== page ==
Another pacific phenomenon holds up the wild child
the latest sea surface temperature ( sst) data from the us and French topex / Poseidon satellite shows that, while La Nia has subsided, there are no signs of a resurgent El Nio ( www.science. nasa.gov , June 28).
Instead, "the west may be looking at more of the same hot, dry weather," says, Bill Patzert, oceanographer at the us National Aeronautical and Space Administration's Jet Propulsion Laboratory. For countries, such as India, the findings could have implications for the monsoon patterns.
El Nio occurs when the trade winds subside and a great mass of warm water -- bigger than Canada -- moves towards South America. Rains that would normally soak the western Pacific shift toward the Americas, while places like Australia, Indonesia and India experience drought. El Nio normally lasts for one year. Then, resurgent trade winds move the warm surface waters back across the Pacific giving rise to La Nia.The back and forth rhythm of La Nia and El Nio is a normal part the Pacific Ocean's 'lifecycle'. There are similar oscillations in other oceans.
But this year the Pacific Decadal Oscillation ( pdo) could be holding the El Nio at bay. Patzert predicts a record-breaking fire season in the us this year. Already in Florida unusual wildfires have scorched the Everglades. pdo is a widespread pattern of sea-surface temperatures in the Pacific Ocean that cycles back and forth between two opposite phases every 10 to 20 years, as compared to El Nio-La Nia cycles which occur every 2 to 7 years. In the 'negative' phase of the pdo cycle, warmer waters in the north surround cooler surface waters in the eastern part of the Pacific, west and south. Negative pdo s appear in sea surface temperature maps as a 'horseshoe' of warm water surrounding a cooler 'wedge'.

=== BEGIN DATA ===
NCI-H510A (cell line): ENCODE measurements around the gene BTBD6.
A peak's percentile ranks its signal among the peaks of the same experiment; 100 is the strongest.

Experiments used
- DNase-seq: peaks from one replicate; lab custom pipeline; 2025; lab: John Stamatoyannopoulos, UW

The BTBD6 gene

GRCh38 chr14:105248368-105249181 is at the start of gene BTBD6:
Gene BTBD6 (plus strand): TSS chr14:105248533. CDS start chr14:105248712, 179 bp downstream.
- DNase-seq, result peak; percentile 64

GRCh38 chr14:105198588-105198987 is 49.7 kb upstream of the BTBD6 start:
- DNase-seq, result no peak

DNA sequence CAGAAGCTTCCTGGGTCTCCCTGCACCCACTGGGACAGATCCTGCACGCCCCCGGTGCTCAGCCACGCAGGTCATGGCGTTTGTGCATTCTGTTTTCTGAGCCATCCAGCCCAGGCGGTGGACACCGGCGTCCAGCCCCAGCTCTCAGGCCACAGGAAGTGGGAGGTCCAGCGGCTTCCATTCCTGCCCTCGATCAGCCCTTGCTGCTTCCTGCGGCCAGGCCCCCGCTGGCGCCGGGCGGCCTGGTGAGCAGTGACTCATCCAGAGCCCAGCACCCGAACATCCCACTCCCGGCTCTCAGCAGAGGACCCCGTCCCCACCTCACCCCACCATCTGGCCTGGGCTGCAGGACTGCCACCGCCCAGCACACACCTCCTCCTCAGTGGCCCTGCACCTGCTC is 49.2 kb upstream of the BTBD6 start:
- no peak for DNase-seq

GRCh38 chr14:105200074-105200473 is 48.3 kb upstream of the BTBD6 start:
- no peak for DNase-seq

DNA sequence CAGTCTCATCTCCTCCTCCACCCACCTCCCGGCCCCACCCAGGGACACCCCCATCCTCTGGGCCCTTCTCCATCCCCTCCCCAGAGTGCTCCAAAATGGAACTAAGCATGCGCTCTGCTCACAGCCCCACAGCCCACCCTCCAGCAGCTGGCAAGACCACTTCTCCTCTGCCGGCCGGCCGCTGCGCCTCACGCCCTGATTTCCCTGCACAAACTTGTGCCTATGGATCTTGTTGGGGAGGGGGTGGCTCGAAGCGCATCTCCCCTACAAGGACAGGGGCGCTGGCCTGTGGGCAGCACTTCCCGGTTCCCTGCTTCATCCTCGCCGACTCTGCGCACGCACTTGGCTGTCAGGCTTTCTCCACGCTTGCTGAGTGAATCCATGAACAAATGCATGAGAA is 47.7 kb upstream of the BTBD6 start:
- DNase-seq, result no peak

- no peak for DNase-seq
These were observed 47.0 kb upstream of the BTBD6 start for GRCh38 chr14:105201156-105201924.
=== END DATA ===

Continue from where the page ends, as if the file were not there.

Such a pattern is now visible in the Pacific using satellite imagery. That's why dry conditions are likely to persist in many parts of North America even though La Nia has faded. The negative pdo is picking up where La Nia left off. In the 1950s, 60s, and 70s, when the negative pdo was prevalent, El Nios were less frequent and weaker. The ongoing negative pdo could increase our wait for a new El Nio and weaken it when it does arrive.
We are a voice to you; you have been a support to us. Together we build journalism that is independent, credible and fearless. You can further help us by making a donation. This will mean a lot for our ability to bring you news, perspectives and analysis from the ground so that we can make change together.
Comments are moderated and will be published only after the site moderator’s approval. Please use a genuine email ID and provide your name. Selected comments may also be used in the ‘Letters’ section of the Down To Earth print edition.